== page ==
As sports betting becomes ‘socially acceptable’ within British culture, problem gambling has risen in the UK.
What is it?
Founder of the Gamban app, Matt Zarb-Cousin joins the Football and Feelings Podcast to discuss his experiences of problem gambling and what the former spokesperson for Jeremy Corbyn is doing now to help fellow bettors.
Who is it?
Liam Masters, Podcast Producer and Host of Football and Feelings
Matt Zarb-Cousin, Director of Clean Up Gambling/Coalition Against Gambling Ads
What is being said?
Zarb-Cousin, who represented Southend United’s youth team, explained how his addiction came about and why gambling ‘dominated’ his life: “Football definitely hooked me in. My first bet was on an Arsenal match against Manchester United in 2006 – I think it was late January or maybe early February at Highbury. It finished 0-0 and I bet on Arsenal to win 1-0 and obviously didn’t win that but while I was waiting for my friends, I put my money in the machine, in the fixed-odds betting terminal, and that kind of set it off. That was what set off the chain reaction.
“That summer, there was the World Cup in Germany and that was the first international tournament where I was putting bets on and I was sitting in the bookies a lot. I didn’t really have a problem with football betting but that wasn’t where the problem was. I would go in and think, ‘shall I put £5 on a match?’ or ‘shall I put £1 on an accumulator?’ I’d think very carefully about the bets I was putting on but with the machines it was like £10 a spin. I had no concept of money when it was in the machine and that was what drove the addiction. I lost control every time I started gambling on those machines.”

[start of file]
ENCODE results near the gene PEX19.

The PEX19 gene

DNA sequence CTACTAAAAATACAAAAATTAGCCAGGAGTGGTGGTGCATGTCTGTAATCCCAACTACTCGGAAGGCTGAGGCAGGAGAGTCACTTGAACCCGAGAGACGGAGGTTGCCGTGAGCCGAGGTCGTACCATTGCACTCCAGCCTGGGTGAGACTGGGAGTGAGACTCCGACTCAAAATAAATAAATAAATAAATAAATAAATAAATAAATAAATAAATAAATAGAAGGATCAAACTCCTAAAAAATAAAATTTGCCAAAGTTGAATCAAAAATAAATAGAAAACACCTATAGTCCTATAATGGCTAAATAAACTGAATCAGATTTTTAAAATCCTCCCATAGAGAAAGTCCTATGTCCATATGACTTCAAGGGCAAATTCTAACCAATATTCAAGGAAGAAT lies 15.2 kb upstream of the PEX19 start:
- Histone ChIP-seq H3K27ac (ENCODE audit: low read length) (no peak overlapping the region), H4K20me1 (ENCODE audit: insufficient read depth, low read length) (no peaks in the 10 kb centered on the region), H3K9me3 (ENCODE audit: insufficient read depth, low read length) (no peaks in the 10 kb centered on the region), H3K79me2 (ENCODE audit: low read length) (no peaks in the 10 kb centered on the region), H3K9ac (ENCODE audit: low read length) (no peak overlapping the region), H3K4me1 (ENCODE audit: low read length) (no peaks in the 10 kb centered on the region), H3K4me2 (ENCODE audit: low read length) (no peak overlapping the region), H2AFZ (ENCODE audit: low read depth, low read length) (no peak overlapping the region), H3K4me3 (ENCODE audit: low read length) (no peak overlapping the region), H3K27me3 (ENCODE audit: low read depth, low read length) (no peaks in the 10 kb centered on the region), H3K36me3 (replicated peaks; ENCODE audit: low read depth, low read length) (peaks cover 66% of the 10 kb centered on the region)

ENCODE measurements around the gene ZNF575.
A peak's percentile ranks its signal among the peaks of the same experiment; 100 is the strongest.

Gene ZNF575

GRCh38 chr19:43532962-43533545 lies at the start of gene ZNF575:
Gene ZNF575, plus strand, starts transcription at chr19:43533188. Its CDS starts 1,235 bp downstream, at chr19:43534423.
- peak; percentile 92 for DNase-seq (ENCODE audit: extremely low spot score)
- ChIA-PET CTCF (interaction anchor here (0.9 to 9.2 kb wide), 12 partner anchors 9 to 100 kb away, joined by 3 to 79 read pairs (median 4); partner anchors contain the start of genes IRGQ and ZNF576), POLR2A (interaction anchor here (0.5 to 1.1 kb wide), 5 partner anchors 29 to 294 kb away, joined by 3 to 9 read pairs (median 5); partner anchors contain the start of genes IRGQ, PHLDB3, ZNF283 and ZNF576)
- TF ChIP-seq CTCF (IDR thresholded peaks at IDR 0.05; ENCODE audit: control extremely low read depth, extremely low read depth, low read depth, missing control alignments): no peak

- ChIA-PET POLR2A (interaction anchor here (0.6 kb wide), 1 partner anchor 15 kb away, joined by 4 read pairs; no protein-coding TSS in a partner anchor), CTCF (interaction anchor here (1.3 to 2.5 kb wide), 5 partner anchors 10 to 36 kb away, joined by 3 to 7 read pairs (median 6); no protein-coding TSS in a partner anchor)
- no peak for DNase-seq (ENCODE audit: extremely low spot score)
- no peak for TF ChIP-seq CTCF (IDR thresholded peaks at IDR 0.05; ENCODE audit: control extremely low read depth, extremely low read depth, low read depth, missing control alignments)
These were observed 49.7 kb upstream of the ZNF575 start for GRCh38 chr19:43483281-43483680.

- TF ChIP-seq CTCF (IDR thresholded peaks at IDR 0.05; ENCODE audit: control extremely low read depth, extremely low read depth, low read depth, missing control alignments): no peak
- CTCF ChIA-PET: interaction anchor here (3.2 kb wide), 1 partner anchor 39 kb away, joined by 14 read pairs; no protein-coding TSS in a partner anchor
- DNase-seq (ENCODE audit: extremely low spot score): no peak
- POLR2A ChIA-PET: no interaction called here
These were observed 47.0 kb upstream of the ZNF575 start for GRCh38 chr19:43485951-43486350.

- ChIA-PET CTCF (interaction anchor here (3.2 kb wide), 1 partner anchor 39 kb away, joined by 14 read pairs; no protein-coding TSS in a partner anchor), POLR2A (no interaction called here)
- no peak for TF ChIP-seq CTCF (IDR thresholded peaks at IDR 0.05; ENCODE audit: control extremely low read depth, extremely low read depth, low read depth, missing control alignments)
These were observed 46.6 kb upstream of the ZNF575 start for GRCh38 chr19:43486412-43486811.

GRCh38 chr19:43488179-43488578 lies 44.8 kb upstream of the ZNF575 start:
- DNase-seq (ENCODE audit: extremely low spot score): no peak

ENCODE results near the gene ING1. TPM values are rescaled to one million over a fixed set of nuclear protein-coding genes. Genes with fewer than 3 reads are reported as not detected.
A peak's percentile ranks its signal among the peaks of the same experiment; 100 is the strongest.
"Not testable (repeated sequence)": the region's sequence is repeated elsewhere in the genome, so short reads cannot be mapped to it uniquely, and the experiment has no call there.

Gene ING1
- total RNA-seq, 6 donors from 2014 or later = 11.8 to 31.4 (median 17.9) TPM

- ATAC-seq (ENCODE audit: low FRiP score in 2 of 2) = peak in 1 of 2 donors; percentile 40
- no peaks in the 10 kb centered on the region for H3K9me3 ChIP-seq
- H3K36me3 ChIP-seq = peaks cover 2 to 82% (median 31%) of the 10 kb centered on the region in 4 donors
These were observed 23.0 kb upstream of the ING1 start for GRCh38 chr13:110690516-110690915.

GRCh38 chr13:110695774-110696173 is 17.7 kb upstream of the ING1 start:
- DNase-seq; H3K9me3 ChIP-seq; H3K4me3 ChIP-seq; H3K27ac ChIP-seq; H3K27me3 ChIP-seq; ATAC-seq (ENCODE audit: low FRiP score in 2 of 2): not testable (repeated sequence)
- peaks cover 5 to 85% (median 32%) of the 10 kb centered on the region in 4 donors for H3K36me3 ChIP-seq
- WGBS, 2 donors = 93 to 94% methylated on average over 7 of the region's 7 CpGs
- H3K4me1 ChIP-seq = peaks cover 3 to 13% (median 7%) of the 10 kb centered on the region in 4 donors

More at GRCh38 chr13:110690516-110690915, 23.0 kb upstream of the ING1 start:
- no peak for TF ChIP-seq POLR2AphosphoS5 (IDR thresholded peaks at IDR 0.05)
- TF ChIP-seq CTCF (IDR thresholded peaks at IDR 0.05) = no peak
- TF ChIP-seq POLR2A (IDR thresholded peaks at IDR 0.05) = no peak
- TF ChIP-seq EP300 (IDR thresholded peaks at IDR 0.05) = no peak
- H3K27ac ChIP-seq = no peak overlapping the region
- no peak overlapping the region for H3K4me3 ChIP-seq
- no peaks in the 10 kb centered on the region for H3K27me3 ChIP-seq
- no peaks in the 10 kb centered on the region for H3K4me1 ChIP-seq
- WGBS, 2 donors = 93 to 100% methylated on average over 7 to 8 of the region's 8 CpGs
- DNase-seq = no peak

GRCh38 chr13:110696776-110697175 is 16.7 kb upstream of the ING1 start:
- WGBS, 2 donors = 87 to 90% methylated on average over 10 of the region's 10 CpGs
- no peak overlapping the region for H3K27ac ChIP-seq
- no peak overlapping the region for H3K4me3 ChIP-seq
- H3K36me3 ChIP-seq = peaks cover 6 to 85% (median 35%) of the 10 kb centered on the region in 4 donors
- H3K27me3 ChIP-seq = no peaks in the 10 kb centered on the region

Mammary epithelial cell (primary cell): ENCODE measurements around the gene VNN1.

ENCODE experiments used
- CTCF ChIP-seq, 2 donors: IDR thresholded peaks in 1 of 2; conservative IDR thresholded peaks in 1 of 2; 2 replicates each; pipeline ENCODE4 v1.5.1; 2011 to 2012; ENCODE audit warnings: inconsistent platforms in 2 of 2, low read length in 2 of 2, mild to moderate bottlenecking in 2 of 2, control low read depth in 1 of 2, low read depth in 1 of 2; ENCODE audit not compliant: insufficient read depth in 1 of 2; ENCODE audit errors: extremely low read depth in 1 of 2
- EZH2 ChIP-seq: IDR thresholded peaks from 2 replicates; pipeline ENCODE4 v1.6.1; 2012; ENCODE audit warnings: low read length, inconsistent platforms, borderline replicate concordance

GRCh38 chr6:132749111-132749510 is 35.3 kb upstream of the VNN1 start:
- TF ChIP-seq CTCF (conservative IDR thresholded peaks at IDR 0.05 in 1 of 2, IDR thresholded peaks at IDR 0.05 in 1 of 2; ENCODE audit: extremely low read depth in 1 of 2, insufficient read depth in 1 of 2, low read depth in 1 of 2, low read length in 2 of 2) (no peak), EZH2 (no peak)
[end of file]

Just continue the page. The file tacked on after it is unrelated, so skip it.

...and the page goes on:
From mental health to financial security, he explained some of the damaging effects of problem gambling: “It’s not the fact that I’d lost a sum of money – by that point I’d lost about £20,000 in total. When you’re addicted to something, you’re doing the thing you’re addicted to, to escape all the problems it’s caused. It’s your self-medication almost. I didn’t have any mental health problems before I started gambling.
“But when you can’t gamble anymore because you’ve lost all your money and you’re then having to confront the reality of what your behaviour has led to and how it actually has impacted your life – and feeling like you have no agency or ability to control the situation – it’s all those factors mainly.”
Why should I watch it?
To hear the thoughts of an industry campaigner and recovering gambling addict on what more can be done for problem gamblers.
Where can I see more?